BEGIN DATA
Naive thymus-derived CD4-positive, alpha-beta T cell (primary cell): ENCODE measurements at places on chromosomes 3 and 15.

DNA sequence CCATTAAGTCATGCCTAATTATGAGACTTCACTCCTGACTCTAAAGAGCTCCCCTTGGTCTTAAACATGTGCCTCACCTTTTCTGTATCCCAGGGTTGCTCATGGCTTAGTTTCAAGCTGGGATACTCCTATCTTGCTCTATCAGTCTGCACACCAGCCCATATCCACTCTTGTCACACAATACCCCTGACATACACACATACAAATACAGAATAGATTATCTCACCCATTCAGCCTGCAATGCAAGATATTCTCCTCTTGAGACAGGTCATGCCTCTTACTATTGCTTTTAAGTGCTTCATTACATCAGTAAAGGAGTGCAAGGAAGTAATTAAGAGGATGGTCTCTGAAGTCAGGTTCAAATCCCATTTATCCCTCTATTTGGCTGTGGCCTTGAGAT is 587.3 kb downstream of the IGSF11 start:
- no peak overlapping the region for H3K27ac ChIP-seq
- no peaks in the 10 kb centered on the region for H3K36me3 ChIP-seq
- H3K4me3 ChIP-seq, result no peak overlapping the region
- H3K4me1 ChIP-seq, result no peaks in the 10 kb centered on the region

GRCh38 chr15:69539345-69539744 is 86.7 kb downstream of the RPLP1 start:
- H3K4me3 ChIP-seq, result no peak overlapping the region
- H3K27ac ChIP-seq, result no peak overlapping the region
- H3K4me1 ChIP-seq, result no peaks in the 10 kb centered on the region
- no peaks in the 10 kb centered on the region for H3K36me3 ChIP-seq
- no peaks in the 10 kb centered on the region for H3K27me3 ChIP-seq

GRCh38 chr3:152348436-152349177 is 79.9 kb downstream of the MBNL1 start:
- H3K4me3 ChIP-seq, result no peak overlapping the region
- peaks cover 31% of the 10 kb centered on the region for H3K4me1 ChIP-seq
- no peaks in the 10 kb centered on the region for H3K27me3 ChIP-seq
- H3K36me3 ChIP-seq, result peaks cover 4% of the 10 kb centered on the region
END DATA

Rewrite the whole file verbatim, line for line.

Naive thymus-derived CD4-positive, alpha-beta T cell (primary cell): ENCODE measurements at places on chromosomes 3 and 15.

DNA sequence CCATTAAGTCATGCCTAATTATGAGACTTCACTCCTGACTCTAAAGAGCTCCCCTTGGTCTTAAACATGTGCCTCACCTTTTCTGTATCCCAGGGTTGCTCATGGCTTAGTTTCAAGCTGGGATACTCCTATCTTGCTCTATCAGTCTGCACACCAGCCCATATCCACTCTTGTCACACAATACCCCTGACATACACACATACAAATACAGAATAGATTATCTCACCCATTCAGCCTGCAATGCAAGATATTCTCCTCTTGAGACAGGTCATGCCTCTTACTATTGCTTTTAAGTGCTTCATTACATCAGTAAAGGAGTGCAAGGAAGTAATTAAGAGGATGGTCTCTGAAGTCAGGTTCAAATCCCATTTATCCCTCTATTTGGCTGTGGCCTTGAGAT is 587.3 kb downstream of the IGSF11 start:
- no peak overlapping the region for H3K27ac ChIP-seq
- no peaks in the 10 kb centered on the region for H3K36me3 ChIP-seq
- H3K4me3 ChIP-seq, result no peak overlapping the region
- H3K4me1 ChIP-seq, result no peaks in the 10 kb centered on the region

GRCh38 chr15:69539345-69539744 is 86.7 kb downstream of the RPLP1 start:
- H3K4me3 ChIP-seq, result no peak overlapping the region
- H3K27ac ChIP-seq, result no peak overlapping the region
- H3K4me1 ChIP-seq, result no peaks in the 10 kb centered on the region
- no peaks in the 10 kb centered on the region for H3K36me3 ChIP-seq
- no peaks in the 10 kb centered on the region for H3K27me3 ChIP-seq

GRCh38 chr3:152348436-152349177 is 79.9 kb downstream of the MBNL1 start:
- H3K4me3 ChIP-seq, result no peak overlapping the region
- peaks cover 31% of the 10 kb centered on the region for H3K4me1 ChIP-seq
- no peaks in the 10 kb centered on the region for H3K27me3 ChIP-seq
- H3K36me3 ChIP-seq, result peaks cover 4% of the 10 kb centered on the region